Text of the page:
The Battle Against Climate Change
Nothing But Hot Air?
In search of an effective multinational strategy to combat global warming many people are looking towards Europe. The old continent can’t provide a universal model but certainly inspiration for successful climate policy.
From a purely security-policy perspective, the global climate is a high-risk factor. It does not respect national borders; it enters countries unchecked; and it does not heed any national laws. Even if there actually are striking correlations between the global mega-trends of climate change and security, the topic of this comparison is, of course, the impossibility of dealing with the global dynamic of climate change on a national level alone.
This was why the “Earth summit” in Rio de Janeiro in 1992 seemed to be the right setting for creating a truly effective treaty in the form of a framework convention on climate change, one that would do justice to the international dimension of global warming. For the first time, the international community resolved to reduce carbon emissions to a level compatible with the climate system. But after 20 years and almost as many climate conferences, the record is abysmal – moreover, there is no sign of improvement. In its “Environmental Outlook to 2050”, the OECD forecasts that around 85 percent of global energy will still be produced from fossil fuels in 2050, while renewable energies will only account for 10 percent. With world gross domestic product projected to quadruple in this period, the OECD says that we can expect global warming of between three and six degrees Celsius by the end of the century. In comparison, the G8 states have approved a maximum increase of just two degrees Celsius in order to keep the impact of climate change at least somewhat manageable.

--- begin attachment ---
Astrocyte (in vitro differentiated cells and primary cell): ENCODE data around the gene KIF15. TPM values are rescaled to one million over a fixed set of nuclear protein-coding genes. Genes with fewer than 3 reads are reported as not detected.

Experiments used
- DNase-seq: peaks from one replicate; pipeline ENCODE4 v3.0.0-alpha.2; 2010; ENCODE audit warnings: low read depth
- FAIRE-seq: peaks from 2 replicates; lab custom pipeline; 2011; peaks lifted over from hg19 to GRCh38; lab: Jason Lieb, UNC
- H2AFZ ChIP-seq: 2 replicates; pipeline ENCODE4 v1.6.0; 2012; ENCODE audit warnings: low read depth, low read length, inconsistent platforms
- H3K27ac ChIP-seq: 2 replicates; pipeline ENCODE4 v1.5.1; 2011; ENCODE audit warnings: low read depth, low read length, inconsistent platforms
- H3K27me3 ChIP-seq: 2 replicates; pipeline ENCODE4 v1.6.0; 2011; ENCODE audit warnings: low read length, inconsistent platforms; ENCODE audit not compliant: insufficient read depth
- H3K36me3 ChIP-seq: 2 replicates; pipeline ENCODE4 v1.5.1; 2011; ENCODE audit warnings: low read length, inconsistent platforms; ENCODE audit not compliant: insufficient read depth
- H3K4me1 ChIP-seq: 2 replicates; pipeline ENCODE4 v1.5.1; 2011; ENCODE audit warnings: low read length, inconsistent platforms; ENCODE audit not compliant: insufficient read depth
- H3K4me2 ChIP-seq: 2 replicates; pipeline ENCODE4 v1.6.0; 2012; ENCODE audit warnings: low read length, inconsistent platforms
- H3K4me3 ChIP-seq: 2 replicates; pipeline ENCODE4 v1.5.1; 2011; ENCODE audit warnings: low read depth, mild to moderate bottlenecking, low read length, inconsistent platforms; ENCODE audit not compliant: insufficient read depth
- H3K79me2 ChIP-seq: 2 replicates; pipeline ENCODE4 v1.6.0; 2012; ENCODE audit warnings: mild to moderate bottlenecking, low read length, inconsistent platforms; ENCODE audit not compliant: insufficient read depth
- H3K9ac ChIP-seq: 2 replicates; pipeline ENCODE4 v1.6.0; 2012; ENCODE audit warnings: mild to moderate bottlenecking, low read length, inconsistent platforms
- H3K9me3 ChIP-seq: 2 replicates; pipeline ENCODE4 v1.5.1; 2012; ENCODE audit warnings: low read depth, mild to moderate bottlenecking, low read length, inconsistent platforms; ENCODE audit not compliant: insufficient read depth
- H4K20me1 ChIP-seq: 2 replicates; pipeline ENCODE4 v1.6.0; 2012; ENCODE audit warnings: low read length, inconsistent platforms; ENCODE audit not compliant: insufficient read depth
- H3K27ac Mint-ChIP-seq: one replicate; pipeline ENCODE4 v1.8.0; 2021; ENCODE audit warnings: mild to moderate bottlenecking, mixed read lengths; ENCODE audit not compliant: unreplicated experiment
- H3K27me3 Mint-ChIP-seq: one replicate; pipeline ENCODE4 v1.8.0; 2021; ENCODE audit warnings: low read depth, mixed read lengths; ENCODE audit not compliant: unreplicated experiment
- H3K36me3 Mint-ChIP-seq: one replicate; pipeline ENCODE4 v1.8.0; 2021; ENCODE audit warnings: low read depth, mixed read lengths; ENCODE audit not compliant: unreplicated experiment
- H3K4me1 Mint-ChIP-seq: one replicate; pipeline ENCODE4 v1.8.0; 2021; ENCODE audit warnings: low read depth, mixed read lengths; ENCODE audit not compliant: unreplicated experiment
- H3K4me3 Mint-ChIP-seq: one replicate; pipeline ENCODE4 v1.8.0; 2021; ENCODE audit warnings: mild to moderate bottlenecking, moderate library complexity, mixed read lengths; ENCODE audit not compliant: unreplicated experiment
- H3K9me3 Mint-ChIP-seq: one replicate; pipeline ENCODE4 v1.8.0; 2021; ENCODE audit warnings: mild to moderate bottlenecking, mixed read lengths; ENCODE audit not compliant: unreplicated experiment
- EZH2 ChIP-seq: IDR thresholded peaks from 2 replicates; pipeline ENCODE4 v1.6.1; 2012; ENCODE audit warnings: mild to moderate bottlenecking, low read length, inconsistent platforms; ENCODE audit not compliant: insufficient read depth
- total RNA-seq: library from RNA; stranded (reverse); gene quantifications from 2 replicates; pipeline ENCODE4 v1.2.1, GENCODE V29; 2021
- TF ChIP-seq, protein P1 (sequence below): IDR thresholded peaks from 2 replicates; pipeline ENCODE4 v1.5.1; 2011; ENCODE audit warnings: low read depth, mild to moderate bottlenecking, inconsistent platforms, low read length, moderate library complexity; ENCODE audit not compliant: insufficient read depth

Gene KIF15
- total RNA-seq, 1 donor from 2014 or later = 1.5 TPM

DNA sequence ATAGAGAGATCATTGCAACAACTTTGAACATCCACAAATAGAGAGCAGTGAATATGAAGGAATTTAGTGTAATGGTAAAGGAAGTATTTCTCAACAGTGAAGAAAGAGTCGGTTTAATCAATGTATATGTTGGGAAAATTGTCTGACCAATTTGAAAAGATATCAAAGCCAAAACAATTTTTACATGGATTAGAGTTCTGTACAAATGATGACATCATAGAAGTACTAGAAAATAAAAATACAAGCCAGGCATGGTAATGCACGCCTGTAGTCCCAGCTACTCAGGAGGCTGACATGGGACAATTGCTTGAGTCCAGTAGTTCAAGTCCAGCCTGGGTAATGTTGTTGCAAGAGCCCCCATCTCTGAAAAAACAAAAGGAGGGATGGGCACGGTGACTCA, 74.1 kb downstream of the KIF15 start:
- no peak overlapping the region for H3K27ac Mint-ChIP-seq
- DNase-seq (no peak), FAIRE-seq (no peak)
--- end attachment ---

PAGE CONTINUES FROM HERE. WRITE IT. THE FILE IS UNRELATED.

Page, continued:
It is certainly debatable whether the international community – or better still, the individual industrialized and emerging nations as a whole – can change course before it is too late. When it came to climate policy, there were not many signs of a team spirit at the most recent climate summits in Copenhagen (2009) and Durban (2011), where national interests continued to prevent the international community from adopting a decisive and concerted stance. Robert Costanza, director of the Institute for Sustainable Solutions at Portland State University, gives some not-so-surprising reasons for this: “The reasons for this failure are also clear: while a ‘global deal’ to reduce global carbon emissions will clearly benefit everyone in the long run,” he wrote for aljazeera.com, “such an agreement appears to fly in the face of countries’ (especially developing countries) short-term economic growth goals.”